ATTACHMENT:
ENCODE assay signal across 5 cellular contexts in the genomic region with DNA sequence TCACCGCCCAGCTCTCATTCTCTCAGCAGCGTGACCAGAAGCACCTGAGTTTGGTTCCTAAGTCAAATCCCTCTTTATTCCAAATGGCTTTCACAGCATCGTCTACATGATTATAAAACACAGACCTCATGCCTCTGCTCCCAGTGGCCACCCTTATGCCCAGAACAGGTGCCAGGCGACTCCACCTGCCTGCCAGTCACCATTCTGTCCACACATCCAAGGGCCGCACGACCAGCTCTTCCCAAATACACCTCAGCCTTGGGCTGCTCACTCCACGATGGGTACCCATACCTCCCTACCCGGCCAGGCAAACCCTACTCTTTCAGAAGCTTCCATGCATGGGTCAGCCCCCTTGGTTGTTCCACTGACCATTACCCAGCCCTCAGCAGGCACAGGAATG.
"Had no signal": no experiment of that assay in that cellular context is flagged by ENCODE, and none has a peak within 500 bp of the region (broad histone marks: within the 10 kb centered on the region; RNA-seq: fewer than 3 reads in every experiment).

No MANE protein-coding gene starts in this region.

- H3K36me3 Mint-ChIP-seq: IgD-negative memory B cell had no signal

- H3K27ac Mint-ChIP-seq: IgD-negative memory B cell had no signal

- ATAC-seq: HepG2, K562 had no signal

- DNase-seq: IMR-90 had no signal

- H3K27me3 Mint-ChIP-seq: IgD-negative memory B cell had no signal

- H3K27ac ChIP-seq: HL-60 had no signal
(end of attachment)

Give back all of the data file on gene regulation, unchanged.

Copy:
ENCODE assay signal across 5 cellular contexts in the genomic region with DNA sequence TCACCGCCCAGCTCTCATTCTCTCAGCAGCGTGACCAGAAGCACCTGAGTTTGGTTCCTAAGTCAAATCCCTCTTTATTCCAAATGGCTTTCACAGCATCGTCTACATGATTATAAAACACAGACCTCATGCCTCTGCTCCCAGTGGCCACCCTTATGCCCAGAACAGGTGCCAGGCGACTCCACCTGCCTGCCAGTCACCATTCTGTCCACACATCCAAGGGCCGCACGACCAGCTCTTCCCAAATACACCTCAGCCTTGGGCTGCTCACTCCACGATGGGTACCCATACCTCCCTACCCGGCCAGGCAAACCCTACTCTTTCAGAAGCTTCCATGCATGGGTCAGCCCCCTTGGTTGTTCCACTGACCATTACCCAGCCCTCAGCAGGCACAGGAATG.
"Had no signal": no experiment of that assay in that cellular context is flagged by ENCODE, and none has a peak within 500 bp of the region (broad histone marks: within the 10 kb centered on the region; RNA-seq: fewer than 3 reads in every experiment).

No MANE protein-coding gene starts in this region.

- H3K36me3 Mint-ChIP-seq: IgD-negative memory B cell had no signal

- H3K27ac Mint-ChIP-seq: IgD-negative memory B cell had no signal

- ATAC-seq: HepG2, K562 had no signal

- DNase-seq: IMR-90 had no signal

- H3K27me3 Mint-ChIP-seq: IgD-negative memory B cell had no signal

- H3K27ac ChIP-seq: HL-60 had no signal